FIG. 1 is an exploded view of a connector in accordance with the principles of this invention for interconnecting parallel printed circuit boards. FIG. 1A is a view of the assembled configuration of the connector shown in FIG. 1.
FIG. 2 is a view of a connector in accordance with the principles of this invention for interconnecting a flat panel display to a printed circuit board. FIG. 2A is a view of the assembled configuration of the connector shown in FIG. 2.
FIG. 3 is a view showing a connector in accordance with the principles of this invention for interconnecting a pin grid array to printed circuit boards. FIG. 3A is a view of the assembled configuration of the connector of FIG. 3.
FIG. 4 is a view of a connector in accordance with the principles of this invention for interconnecting discrete wires. FIG. 4A is a view of the assembled configuration of the connector of FIG. 4.
FIG. 5 is a view of a connector in accordance with the principles of the invention for surface mounting a pad grid array on a semiconductor device to a pad grid on a substrate. FIG. 5A is a view of the assembled configuration of the connector shown in FIG. 3.
FIG. 6 is a view of a connector in accordance with the principles of this invention for separately interconnecting corresponding conductors in flat cables in which the conductors have different cross sections. FIG. 6A is a view of the assembled configuration of the connector shown in FIG. 6.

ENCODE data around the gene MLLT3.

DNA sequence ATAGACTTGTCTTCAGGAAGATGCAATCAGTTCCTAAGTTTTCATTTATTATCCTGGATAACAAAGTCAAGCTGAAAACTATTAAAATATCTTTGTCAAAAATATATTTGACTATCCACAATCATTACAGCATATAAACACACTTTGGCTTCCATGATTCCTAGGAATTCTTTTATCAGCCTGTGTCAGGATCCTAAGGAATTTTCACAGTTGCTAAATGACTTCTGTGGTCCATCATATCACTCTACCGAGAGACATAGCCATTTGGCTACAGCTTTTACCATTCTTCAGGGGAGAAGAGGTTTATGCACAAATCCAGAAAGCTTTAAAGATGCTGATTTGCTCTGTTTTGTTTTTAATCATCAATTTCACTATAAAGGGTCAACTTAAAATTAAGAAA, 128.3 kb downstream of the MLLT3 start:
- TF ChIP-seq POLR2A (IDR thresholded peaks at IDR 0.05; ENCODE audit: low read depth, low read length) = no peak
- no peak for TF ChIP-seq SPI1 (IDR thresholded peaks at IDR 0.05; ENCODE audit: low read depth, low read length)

FIG. 7 is a view of the conductive gel located within the cavity of a housing.
The conductive gel employed as the preferred embodiment of this invention comprises a polymerizable gel-like material. The conductive gel is formed by dispersing a plurality of conductive particles within a gelatinous dielectric medium. In order to form a fully conductive gel, the concentration of the conductive particles in the dielectric medium must be at least equal to or above the percolation threshold. The percolation threshold is the lower limit of the volumetric concentration of randomly distributed conductive particles within a dielectric medium which would result in bulk conductivity. The conductivity threshold is generally on the order of 20 to 25% by volume of conductive particles in a dielectric medium. In the preferred embodiment of this invention, concentrations of between 25 and 30% by volume would be employed. It should be understood, however, that anisotropic, or unidirectional conductivity could be achieved in thin films by limiting the concentration of the conductive particles to the order of about 10% by volume. Conductivity normal to the plane of the gel at discrete locations could also be achieved by localized disposition of conductive particles within the gel.